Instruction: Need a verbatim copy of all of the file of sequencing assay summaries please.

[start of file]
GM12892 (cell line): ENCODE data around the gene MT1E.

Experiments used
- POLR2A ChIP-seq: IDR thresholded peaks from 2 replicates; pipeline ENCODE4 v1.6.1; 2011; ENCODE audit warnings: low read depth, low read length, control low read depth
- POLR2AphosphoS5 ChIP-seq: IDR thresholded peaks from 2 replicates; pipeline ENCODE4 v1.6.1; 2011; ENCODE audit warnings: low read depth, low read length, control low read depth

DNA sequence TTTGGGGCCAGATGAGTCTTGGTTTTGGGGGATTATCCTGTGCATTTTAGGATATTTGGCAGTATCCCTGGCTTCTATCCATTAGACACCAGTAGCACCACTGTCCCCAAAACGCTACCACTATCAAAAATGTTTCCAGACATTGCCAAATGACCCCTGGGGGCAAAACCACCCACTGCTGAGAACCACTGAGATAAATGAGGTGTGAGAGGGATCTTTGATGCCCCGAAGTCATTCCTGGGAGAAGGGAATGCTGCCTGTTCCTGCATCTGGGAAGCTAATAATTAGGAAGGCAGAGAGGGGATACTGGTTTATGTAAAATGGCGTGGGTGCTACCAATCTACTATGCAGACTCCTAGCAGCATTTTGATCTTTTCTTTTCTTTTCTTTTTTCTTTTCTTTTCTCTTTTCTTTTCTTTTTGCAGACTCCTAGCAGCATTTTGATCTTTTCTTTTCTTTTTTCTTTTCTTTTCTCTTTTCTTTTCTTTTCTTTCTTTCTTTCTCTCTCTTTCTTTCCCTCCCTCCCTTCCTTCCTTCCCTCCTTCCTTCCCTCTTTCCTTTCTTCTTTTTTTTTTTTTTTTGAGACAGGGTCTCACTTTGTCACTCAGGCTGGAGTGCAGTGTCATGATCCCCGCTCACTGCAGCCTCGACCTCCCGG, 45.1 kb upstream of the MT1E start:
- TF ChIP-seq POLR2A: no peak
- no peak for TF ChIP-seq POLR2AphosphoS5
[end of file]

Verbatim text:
GM12892 (cell line): ENCODE data around the gene MT1E.

Experiments used
- POLR2A ChIP-seq: IDR thresholded peaks from 2 replicates; pipeline ENCODE4 v1.6.1; 2011; ENCODE audit warnings: low read depth, low read length, control low read depth
- POLR2AphosphoS5 ChIP-seq: IDR thresholded peaks from 2 replicates; pipeline ENCODE4 v1.6.1; 2011; ENCODE audit warnings: low read depth, low read length, control low read depth

DNA sequence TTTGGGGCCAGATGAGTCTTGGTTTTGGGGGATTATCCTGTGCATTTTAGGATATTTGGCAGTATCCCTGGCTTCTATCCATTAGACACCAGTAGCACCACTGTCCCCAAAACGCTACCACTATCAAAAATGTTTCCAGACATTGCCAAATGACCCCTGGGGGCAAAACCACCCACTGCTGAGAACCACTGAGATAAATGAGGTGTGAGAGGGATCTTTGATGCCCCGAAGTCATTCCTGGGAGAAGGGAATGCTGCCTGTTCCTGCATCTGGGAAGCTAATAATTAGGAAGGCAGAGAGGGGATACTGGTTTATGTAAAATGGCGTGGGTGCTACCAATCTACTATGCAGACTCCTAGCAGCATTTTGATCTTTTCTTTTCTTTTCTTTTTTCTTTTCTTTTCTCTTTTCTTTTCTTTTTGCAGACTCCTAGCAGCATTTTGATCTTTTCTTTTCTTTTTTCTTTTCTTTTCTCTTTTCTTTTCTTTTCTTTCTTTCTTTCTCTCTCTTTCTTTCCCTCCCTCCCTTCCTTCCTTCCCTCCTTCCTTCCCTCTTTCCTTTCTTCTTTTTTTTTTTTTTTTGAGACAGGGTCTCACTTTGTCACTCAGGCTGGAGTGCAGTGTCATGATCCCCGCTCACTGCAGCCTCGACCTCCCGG, 45.1 kb upstream of the MT1E start:
- TF ChIP-seq POLR2A: no peak
- no peak for TF ChIP-seq POLR2AphosphoS5